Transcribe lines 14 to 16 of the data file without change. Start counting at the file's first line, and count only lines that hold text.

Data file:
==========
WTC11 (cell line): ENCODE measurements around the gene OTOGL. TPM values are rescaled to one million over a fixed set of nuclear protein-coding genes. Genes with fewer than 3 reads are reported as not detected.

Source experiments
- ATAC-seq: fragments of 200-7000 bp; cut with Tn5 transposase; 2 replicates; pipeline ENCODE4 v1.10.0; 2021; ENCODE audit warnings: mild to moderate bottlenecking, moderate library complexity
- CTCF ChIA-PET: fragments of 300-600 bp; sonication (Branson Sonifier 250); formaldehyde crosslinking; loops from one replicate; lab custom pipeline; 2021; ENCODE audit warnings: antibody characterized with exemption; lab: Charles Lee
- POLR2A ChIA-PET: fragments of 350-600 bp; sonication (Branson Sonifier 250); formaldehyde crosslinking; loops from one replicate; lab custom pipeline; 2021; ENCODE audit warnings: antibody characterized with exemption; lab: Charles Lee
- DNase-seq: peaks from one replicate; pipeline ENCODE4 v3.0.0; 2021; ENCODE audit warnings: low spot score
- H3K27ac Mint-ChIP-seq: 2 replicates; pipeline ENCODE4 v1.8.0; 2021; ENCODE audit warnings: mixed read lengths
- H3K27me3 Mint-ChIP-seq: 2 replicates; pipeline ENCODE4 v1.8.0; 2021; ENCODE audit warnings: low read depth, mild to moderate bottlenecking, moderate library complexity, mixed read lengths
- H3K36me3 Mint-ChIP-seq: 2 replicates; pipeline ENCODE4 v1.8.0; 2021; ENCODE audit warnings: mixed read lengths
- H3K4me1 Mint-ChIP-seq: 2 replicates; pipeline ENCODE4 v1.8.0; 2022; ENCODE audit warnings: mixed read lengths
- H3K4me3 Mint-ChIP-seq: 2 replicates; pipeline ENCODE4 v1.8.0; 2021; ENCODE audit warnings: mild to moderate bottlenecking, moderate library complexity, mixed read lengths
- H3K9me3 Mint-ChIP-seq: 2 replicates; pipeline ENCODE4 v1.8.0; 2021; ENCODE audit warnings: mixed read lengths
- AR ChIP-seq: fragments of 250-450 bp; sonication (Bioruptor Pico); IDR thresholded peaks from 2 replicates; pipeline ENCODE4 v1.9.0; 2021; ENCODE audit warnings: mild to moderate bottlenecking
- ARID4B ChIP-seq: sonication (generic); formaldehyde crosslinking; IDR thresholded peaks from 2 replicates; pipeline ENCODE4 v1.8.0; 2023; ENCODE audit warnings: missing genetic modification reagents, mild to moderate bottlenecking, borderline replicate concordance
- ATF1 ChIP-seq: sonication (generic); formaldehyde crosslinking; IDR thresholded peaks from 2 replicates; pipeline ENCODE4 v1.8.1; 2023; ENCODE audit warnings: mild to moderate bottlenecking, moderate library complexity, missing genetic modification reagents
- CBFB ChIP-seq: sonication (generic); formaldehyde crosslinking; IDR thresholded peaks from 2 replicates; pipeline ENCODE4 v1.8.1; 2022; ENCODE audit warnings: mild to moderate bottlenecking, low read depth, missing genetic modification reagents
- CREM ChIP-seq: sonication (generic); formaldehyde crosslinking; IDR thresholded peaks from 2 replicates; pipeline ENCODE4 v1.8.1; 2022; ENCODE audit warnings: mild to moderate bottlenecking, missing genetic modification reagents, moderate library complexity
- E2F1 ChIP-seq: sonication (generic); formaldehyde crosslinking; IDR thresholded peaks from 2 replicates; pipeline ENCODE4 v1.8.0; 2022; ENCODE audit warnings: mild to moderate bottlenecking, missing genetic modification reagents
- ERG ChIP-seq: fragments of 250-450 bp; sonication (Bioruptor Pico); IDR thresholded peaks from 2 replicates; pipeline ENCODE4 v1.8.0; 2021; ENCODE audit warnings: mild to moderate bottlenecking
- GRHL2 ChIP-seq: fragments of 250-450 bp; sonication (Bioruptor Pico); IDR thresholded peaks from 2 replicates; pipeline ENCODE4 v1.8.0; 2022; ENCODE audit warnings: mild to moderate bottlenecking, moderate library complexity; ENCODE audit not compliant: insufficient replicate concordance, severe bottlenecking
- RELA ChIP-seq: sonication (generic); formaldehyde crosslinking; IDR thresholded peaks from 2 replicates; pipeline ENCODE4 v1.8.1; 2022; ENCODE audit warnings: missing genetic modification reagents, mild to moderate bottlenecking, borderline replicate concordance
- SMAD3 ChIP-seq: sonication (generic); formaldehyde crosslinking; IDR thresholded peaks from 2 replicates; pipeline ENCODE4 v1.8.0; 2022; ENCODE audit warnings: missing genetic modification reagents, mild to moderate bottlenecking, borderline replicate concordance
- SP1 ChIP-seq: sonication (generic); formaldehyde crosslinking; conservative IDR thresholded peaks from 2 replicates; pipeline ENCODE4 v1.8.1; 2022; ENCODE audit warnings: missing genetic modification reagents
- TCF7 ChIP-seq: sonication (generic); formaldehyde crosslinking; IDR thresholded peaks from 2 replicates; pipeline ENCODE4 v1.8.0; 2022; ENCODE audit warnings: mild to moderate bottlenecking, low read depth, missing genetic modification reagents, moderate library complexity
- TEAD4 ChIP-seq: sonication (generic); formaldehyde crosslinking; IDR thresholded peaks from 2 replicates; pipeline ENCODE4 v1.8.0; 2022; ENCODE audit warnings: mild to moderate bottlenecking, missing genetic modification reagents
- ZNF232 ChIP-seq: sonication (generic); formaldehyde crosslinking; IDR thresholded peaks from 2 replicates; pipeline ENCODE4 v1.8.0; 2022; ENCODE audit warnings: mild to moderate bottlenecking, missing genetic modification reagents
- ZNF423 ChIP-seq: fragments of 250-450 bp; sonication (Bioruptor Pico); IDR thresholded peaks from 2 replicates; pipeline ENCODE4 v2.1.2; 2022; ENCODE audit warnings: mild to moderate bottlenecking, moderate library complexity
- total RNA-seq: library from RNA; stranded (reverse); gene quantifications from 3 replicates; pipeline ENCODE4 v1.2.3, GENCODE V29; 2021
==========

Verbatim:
- ARID4B ChIP-seq: sonication (generic); formaldehyde crosslinking; IDR thresholded peaks from 2 replicates; pipeline ENCODE4 v1.8.0; 2023; ENCODE audit warnings: missing genetic modification reagents, mild to moderate bottlenecking, borderline replicate concordance
- ATF1 ChIP-seq: sonication (generic); formaldehyde crosslinking; IDR thresholded peaks from 2 replicates; pipeline ENCODE4 v1.8.1; 2023; ENCODE audit warnings: mild to moderate bottlenecking, moderate library complexity, missing genetic modification reagents
- CBFB ChIP-seq: sonication (generic); formaldehyde crosslinking; IDR thresholded peaks from 2 replicates; pipeline ENCODE4 v1.8.1; 2022; ENCODE audit warnings: mild to moderate bottlenecking, low read depth, missing genetic modification reagents